A Search for Tantalum
July 2005 by Leonard MelmanIt is likely that few tourists passing through the crowning glory of the Canadian Rocky Mountains in northeastern British Columbia would be aware that this spectacular region is the focal point of the search for one of earth’s most intriguing metals—tantalum.
After he excavates the ore down to bedrock, he goes over the bedrock with a metal detector to ensure he didn't leave any gold behind before he backfills the area.
The remote desert of southwestern Arizona was an attraction only because of the gold and other minerals that were found there. Certainly the weather was not a draw! The early mining days were tough—the mines were a long way from supplies, and hostile Indians made travel in the area extremely dangerous.
America has lost another ex-president with the passing last month of Gerald Ford, the only non-elected president in history. It is worth remembering, however, that he came into the office under incredibly difficult circumstances and acquitted himself well. He will be fondly remembered.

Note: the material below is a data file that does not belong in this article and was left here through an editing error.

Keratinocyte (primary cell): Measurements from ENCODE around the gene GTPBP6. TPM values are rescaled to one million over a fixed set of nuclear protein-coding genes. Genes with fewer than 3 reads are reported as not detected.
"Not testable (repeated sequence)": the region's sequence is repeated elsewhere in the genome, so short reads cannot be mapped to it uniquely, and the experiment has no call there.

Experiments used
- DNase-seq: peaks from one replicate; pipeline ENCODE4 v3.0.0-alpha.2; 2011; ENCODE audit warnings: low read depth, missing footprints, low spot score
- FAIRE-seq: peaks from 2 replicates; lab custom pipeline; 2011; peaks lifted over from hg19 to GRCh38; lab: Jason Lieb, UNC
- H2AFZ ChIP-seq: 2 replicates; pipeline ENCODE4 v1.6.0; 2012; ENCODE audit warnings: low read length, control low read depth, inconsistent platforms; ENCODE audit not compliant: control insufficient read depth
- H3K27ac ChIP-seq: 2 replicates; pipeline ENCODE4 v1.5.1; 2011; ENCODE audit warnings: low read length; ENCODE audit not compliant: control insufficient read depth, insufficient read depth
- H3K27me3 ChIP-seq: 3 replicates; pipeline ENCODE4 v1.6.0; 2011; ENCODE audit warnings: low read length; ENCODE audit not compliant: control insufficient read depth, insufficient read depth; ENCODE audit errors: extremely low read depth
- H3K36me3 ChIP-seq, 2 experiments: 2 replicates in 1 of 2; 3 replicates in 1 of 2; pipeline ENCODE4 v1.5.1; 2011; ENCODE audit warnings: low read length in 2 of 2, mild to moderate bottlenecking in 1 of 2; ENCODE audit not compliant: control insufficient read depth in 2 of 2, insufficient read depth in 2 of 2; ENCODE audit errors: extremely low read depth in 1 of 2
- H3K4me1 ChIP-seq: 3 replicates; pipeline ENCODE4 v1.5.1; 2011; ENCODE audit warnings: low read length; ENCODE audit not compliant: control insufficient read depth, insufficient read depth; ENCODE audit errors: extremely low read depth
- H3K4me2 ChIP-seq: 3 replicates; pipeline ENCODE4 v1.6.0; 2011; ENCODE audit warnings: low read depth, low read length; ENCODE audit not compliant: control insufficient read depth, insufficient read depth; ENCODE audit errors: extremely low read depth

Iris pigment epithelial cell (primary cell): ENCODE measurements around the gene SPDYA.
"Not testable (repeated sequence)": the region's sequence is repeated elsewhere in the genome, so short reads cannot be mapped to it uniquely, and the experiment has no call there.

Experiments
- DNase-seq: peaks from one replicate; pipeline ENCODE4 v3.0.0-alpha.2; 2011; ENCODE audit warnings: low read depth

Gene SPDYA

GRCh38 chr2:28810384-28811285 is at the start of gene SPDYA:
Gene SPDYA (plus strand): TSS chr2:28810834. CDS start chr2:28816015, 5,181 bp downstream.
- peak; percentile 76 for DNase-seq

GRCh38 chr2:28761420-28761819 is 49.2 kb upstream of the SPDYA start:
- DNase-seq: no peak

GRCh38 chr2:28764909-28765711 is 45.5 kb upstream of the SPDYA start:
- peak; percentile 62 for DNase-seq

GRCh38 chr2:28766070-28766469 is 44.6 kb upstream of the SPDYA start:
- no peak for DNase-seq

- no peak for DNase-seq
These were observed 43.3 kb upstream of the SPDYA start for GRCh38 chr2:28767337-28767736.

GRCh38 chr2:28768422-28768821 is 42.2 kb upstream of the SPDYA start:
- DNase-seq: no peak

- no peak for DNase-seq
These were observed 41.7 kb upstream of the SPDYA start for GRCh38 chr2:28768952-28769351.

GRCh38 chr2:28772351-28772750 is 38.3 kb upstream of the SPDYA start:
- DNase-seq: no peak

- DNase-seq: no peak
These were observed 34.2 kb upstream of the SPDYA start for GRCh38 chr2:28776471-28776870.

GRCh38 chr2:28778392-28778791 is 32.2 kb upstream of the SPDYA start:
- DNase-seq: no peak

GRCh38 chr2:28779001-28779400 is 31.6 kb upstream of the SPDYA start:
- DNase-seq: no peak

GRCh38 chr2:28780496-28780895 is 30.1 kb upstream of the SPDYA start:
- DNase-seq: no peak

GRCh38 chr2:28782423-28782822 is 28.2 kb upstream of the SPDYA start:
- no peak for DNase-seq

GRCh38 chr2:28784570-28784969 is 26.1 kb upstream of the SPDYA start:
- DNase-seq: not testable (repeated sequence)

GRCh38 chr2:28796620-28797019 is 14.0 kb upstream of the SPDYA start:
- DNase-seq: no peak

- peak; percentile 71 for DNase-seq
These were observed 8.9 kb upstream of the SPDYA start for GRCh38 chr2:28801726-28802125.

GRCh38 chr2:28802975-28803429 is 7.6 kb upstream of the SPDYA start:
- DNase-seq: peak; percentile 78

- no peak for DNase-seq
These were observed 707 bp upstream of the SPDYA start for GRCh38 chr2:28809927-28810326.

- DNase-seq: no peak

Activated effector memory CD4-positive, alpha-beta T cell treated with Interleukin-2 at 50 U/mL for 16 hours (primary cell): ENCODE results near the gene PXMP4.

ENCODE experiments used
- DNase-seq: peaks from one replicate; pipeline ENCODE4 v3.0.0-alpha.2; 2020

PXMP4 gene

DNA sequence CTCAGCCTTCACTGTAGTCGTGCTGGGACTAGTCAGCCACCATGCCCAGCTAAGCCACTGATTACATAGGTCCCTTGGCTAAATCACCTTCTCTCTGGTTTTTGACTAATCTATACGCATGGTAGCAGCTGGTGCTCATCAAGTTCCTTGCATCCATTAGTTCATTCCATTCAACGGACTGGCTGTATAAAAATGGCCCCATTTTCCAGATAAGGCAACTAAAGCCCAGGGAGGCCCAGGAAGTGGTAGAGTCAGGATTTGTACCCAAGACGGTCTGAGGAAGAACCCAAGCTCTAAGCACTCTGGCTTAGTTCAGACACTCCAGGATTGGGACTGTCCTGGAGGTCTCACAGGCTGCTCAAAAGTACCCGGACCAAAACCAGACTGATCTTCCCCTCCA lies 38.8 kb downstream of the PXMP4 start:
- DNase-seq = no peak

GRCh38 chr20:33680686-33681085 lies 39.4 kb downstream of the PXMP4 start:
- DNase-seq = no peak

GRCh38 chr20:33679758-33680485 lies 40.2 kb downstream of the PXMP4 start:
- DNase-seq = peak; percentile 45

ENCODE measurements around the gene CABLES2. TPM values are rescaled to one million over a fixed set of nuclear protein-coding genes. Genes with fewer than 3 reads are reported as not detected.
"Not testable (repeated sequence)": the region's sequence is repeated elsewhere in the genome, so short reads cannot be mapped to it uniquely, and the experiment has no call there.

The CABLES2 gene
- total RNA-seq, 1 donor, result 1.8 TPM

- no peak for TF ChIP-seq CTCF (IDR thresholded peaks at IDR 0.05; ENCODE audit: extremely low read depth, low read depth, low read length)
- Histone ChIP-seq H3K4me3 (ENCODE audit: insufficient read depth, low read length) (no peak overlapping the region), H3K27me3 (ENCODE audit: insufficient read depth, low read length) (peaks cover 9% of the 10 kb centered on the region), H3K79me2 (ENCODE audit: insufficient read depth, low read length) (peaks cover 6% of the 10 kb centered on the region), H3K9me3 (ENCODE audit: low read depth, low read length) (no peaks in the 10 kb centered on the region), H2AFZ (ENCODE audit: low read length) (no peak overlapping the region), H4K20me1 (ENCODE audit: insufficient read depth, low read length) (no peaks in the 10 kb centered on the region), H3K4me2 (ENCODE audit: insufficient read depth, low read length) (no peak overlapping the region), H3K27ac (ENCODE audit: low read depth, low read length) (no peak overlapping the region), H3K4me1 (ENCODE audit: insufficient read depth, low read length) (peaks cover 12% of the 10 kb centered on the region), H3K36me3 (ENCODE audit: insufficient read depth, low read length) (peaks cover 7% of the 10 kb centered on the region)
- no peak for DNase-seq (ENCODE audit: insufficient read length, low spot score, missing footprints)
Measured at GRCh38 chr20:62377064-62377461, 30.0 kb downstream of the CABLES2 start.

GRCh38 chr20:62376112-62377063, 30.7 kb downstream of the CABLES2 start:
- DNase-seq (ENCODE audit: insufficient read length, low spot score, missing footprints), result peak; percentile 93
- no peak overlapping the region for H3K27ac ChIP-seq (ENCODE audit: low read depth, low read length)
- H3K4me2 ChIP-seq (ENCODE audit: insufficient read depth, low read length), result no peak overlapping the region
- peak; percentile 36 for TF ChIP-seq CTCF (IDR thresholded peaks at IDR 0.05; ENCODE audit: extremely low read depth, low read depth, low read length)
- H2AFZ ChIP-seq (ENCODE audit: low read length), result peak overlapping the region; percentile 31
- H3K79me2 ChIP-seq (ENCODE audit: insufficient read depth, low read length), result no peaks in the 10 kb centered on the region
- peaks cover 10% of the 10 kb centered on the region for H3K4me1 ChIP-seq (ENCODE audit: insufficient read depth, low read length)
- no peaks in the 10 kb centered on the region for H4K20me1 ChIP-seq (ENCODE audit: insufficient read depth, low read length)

W. Dan Hausel, Senior Economic Geologist with the Wyoming State Geological Survey (WSGS), has been successful at finding new mineral deposits and occurrences.
As soon as reasonably accurate maps were made, 200 years ago, one could not help but note the parallelism of some coastlines with those on other continents. The coastlines of Africa and South America, in particular, are strikingly similar. The first scientist to write on the subject was an Austrian, Edward Suess, who put India, Africa, and South America into a supercontinent he named “Gondwanaland.” But, it was not until Alfred Wegener, a German, came out with his “Theory of Continental Drift” in 1912, that scientists took note.
A US Geological Survey (USGS) assessment of undiscovered oil and gas resources of the central part of the Alaska North Slope and the adjacent state offshore area finds that there is a significant amount of oil and a large amount of gas that remains to be discovered.
We started planning for this trip last year, after we left Ganes Creek, Alaska, and headed back to civilization. I found 4.75 ounces of very nice nuggets and the group had a total of 47.47 ounces for the week.
The Bawl Mill • Our Readers Say • The Montana Tunnels Discovery • Spreading the Fever • Forest Service Final Rule—When is a Notice or Plan Required? • Looking Back • New Regulations for Major Precious Metal Dealers • The Paradox Basin—Part I • The Safety in Tax Deductions for Safety • Understanding and Evaluating Desert Mineralization for Nuggetshooters • Copper is King in Arizona • Mining Stock Quotes and Mineral & Metal Prices • Melman on Gold & Silver